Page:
Will the debtor’s employer find out about the bankruptcy?
An employee can continue to work even though he or she has gone bankrupt. However, where the employee earns a wage which is more than capable of supporting his or her family, then the trustee must request that the bankrupt contribute a portion of his or her salary for the benefit of all the creditors. There is a provision under the Bankruptcy and Insolvency Act which allows the trustee to demand and receive such payment from the bankrupt and the bankrupt’s employer. The trustee is guided by the Superintendent’s standards which is a sliding scale of amounts based on income and the number of dependents. If the employee disputes the amount of surplus income that should be paid to the estate, then the trustee must submit the dispute to mediation. The mediator is usually an employee in the Official Receiver’s office or someone approved by the Superintendent’s office. The mediator attempts to resolve the dispute and fix a monthly amount that will be agreeable to both the bankrupt and the trustee. If that is not possible, the trustee may apply to the Bankruptcy Court for an order determining the amount of surplus income that should be paid to the trustee.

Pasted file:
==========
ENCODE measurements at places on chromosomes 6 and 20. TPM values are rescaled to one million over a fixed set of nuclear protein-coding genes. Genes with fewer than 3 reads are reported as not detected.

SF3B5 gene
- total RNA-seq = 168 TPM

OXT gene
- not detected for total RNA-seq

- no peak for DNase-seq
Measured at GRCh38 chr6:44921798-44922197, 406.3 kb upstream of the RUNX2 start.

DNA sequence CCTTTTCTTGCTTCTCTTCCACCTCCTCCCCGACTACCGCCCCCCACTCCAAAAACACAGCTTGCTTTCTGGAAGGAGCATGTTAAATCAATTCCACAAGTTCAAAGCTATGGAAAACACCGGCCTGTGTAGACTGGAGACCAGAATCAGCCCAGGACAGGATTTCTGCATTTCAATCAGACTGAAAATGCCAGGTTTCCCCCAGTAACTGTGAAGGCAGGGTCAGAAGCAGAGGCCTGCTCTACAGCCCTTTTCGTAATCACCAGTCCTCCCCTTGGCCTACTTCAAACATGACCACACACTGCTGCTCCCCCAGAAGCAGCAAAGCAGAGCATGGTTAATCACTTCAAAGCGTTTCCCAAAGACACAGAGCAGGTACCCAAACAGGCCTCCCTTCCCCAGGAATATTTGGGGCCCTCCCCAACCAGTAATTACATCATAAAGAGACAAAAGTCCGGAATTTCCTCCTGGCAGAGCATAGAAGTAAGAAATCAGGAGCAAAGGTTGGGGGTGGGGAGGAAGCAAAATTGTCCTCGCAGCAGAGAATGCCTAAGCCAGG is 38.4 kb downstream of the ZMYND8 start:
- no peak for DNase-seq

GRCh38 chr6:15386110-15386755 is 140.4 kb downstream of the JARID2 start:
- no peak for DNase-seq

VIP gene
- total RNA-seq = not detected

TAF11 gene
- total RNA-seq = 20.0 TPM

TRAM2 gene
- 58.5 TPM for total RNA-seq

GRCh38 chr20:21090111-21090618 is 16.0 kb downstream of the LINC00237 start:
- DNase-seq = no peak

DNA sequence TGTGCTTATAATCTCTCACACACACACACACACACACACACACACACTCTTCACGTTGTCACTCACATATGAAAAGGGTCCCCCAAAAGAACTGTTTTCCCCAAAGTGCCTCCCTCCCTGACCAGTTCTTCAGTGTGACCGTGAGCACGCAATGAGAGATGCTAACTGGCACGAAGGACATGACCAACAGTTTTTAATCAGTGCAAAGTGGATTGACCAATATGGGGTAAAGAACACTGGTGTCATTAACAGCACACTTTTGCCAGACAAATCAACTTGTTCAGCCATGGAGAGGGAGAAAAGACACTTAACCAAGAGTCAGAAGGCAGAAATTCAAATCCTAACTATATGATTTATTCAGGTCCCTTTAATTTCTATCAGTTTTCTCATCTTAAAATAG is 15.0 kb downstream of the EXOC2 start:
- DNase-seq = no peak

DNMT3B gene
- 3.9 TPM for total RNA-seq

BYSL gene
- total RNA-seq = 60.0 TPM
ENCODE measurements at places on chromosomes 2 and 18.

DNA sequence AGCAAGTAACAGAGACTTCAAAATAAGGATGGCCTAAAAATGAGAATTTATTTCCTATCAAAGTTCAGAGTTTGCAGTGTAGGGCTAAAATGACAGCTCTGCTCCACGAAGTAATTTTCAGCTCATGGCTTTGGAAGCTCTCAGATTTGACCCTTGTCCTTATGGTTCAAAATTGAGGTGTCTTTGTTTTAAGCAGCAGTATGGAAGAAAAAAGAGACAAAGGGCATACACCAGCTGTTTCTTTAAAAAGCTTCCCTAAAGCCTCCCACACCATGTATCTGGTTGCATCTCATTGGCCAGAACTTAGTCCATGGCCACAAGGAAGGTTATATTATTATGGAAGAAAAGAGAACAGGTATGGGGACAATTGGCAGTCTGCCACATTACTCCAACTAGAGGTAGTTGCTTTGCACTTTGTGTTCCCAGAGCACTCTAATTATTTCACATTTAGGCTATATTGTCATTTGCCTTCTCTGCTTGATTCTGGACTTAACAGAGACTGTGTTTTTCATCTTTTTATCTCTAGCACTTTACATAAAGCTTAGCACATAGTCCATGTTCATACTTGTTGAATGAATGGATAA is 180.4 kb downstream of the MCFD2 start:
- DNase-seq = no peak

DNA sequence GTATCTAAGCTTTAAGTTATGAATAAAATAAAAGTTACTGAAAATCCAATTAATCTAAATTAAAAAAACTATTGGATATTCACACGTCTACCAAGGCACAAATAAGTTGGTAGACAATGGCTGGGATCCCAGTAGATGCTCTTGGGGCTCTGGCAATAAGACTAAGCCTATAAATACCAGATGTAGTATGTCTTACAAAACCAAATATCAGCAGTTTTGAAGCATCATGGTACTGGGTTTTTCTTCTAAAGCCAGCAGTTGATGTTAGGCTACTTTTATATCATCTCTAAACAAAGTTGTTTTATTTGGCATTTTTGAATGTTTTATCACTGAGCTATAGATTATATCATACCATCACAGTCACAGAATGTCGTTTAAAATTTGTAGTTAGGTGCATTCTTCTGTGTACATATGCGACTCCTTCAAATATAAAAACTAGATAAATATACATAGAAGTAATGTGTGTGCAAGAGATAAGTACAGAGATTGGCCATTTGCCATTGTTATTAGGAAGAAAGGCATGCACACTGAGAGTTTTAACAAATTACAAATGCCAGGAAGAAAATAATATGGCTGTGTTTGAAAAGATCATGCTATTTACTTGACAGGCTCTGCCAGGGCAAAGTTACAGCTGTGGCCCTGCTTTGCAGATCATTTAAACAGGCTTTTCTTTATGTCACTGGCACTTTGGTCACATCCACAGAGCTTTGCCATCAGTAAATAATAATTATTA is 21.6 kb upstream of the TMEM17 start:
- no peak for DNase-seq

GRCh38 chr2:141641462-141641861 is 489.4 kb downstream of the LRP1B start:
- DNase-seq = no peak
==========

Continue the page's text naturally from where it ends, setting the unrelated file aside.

Even when the consumer debtor’s employer finds out about the bankruptcy, it is illegal for the employer to dismiss the consumer debtor solely on the grounds that the consumer debtor has filed an assignment or that a receiving order has been made.
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